Variables & Controls in a Science Experiment

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  • 0:01 Science Experiments
  • 1:08 Variables and Controls
  • 3:19 Lesson Summary
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Lesson Transcript
Instructor: David Wood

David has taught Honors Physics, AP Physics, IB Physics and general science courses. He has a Masters in Education, and a Bachelors in Physics.

After watching this video, you will be able to explain how science experiments are conducted; what variables, controlled variables, and controls are: and why these things are important. A short quiz will follow.

Science Experiments

A science experiment is a way of figuring out the structure and behavior of the world using a systematic method. In a science experiment, we're usually trying to find out the relationship between two things: For example, how does being sleepy affect the number of car crashes? Or how does putting carbon dioxide in the atmosphere affect the temperature? We want to know if two things affect each other and how they affect each other if they do.

The scientific method is a way of conducting investigations to make accurate conclusions using systematic observation, measurements, experiment, and modification of hypotheses. You conduct an experiment using a strict, reliable method; take measurements carefully and repeatedly; analyze that data in a logical way; and make conclusions from it. This is what science is all about. It's a process by which we come up with an accurate picture of how things in the universe affect each other.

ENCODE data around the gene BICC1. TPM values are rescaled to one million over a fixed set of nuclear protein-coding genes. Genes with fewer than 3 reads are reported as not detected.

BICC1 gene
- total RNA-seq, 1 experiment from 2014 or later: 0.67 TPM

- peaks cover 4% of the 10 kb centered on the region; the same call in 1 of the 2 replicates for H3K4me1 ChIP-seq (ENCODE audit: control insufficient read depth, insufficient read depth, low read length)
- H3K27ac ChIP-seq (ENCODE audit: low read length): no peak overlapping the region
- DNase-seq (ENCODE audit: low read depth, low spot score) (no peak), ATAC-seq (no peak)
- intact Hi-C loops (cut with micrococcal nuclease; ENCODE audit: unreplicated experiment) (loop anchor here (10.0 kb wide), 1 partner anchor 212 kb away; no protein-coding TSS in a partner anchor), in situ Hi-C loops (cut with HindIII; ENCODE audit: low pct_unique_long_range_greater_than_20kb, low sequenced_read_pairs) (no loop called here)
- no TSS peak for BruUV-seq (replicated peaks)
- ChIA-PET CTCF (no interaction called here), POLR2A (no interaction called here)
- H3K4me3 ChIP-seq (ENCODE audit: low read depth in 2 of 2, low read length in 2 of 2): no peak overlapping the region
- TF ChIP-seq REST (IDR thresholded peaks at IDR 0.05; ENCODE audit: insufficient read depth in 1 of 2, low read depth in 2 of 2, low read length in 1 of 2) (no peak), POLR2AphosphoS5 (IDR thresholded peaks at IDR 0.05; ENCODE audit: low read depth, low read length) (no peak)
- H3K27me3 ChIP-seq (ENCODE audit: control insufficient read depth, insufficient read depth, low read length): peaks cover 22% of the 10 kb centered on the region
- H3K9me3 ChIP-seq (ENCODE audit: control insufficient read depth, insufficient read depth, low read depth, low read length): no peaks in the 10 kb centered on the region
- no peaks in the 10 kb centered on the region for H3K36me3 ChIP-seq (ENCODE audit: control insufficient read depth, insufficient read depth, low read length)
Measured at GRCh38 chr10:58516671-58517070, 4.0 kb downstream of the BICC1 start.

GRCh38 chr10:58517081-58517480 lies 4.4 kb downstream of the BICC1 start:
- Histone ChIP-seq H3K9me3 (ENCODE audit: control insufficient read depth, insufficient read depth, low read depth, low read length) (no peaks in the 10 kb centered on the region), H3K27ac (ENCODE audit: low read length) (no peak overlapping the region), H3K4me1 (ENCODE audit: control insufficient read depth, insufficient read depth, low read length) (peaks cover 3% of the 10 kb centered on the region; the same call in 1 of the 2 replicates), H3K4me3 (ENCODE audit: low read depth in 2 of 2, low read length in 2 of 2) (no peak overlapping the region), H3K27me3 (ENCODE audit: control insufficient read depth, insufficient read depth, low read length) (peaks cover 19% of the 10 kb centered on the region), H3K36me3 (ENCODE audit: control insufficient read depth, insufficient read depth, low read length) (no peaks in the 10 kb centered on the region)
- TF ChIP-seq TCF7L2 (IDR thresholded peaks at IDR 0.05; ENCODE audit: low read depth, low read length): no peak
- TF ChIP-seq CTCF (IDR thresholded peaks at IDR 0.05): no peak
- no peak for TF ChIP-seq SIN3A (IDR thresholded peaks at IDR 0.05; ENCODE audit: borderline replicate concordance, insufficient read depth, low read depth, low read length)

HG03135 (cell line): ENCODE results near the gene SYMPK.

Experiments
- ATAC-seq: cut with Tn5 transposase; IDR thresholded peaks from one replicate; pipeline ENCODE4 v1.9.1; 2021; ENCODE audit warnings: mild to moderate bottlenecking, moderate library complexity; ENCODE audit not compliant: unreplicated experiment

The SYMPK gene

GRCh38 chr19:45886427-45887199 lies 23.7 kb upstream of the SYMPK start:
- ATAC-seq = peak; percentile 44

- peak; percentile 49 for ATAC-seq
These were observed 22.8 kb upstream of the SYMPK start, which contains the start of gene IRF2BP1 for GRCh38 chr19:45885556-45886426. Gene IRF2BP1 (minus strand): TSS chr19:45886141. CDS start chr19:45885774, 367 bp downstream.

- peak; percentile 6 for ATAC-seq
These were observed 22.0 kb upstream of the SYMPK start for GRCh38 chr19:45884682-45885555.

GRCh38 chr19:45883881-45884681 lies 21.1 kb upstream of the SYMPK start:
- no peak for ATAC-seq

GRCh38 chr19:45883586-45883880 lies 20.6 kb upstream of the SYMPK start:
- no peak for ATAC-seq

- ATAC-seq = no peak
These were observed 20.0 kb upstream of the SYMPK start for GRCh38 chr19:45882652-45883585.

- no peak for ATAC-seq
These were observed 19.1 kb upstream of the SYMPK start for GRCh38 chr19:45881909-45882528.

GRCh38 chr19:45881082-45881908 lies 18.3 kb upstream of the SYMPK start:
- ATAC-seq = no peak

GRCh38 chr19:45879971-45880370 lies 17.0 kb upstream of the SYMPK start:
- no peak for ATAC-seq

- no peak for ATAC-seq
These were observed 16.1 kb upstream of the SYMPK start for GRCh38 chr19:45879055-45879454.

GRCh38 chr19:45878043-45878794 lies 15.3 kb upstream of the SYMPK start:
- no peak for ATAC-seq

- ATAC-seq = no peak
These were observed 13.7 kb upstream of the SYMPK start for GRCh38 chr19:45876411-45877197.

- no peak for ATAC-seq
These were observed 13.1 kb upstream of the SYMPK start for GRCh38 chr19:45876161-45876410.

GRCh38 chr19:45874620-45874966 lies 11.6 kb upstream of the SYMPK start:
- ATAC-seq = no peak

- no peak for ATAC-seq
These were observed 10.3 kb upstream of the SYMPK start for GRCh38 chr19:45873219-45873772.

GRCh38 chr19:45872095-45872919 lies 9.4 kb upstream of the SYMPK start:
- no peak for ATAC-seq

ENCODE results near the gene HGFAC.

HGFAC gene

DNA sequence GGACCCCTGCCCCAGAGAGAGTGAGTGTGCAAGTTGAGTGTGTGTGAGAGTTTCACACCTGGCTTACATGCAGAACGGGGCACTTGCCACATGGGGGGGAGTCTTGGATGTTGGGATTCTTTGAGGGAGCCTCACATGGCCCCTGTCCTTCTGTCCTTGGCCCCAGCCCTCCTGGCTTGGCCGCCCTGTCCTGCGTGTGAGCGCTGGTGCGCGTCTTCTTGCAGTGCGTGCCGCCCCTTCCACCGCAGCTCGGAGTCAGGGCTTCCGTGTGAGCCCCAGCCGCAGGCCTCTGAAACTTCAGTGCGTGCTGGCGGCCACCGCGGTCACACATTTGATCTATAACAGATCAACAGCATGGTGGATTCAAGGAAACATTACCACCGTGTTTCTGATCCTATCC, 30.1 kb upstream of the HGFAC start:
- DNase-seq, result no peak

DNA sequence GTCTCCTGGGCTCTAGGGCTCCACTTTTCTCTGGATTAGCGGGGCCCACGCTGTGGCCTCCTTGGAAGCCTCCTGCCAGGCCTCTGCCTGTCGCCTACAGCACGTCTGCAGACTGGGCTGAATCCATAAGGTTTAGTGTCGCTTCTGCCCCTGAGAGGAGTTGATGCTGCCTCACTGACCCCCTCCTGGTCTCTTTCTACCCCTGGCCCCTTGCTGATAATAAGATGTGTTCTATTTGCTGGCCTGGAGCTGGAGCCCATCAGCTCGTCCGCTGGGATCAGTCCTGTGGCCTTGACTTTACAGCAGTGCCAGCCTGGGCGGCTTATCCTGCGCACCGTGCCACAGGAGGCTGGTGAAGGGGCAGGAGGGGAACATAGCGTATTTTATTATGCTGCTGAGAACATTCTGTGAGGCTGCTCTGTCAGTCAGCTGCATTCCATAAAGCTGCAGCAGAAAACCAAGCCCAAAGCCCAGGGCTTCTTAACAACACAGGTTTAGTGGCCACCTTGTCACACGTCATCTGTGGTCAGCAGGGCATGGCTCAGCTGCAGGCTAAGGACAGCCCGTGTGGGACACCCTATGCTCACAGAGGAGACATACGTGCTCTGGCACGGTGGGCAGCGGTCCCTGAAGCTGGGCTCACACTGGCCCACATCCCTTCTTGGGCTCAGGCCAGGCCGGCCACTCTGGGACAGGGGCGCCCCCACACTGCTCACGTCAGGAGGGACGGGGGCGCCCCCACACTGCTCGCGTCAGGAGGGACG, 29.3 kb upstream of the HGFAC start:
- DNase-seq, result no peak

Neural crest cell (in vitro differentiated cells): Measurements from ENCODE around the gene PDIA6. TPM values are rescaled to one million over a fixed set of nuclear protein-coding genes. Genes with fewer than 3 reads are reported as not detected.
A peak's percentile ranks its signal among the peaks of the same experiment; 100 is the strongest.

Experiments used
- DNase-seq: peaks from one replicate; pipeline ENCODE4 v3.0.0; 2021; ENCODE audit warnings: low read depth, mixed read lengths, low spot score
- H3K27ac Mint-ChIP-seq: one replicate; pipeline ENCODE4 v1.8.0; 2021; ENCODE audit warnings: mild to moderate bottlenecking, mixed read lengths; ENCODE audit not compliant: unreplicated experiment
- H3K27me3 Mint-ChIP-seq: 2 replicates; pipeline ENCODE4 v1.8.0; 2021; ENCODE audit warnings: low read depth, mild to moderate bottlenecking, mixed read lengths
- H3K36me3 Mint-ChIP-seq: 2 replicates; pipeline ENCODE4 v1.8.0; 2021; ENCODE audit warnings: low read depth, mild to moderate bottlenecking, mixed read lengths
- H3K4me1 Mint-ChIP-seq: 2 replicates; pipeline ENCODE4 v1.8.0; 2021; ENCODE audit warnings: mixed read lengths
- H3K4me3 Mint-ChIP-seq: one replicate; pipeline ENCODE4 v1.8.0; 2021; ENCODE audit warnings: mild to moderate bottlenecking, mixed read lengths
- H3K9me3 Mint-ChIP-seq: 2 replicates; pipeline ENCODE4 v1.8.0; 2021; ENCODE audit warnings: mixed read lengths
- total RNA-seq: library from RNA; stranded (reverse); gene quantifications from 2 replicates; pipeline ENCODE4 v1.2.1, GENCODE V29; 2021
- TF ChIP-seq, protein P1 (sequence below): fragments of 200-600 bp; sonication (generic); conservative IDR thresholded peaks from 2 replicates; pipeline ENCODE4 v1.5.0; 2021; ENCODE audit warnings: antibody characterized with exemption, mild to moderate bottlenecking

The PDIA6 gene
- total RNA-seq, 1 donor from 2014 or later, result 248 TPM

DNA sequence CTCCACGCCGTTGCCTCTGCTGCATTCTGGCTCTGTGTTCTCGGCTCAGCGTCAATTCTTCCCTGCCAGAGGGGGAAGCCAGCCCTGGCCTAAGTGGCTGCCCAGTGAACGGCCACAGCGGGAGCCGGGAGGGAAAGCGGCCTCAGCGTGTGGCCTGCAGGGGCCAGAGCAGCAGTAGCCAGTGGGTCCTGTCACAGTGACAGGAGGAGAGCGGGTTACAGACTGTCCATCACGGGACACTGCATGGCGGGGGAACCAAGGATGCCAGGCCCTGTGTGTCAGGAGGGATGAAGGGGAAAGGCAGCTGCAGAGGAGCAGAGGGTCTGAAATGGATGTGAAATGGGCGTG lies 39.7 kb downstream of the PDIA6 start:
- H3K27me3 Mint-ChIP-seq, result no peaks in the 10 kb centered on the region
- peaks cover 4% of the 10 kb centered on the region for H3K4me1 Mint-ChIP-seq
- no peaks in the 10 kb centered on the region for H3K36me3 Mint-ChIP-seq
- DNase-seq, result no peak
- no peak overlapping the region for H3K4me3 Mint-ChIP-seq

But how does science make sure our data can be relied upon? Humans are really good at making mistakes. This is where variables and controls come in.

Variables and Controls

A variable is a number or feature that is changeable - that can have lots of different possible values. A variable is a thing you might measure in an experiment, like the length of a block of wood, or the time an object takes to fall, or how thick the leaves of a plant are, or on a scale of one to ten how angry a human being says they are.

If you want to really know how two factors affect each other, your experiment must focus on just two variables. For example, you might want to find out how different amounts of light affect the growth of a plant. You can change the amount of light by putting different plants in a dark closet for different amounts of time.

But plants don't just need light to grow. They also need air and water. Those are variables too. In order to get accurate data from such an experiment, we would need to make sure that those other variables are not affecting the result. For example, we would want to make sure that we watered the plants in exactly the same way and with exactly the same amount of water. If we didn't, we wouldn't know whether the growth of a plant was because of the light or because of the amount of water.

The amount of water in this experiment is an example of a controlled variable. A controlled variable is something that is kept the same in an experiment. In a scientific investigation, one variable is changed (like the amount of light) and one resulting variable is investigated (the amount of growth), and ideally everything else is kept exactly the same.

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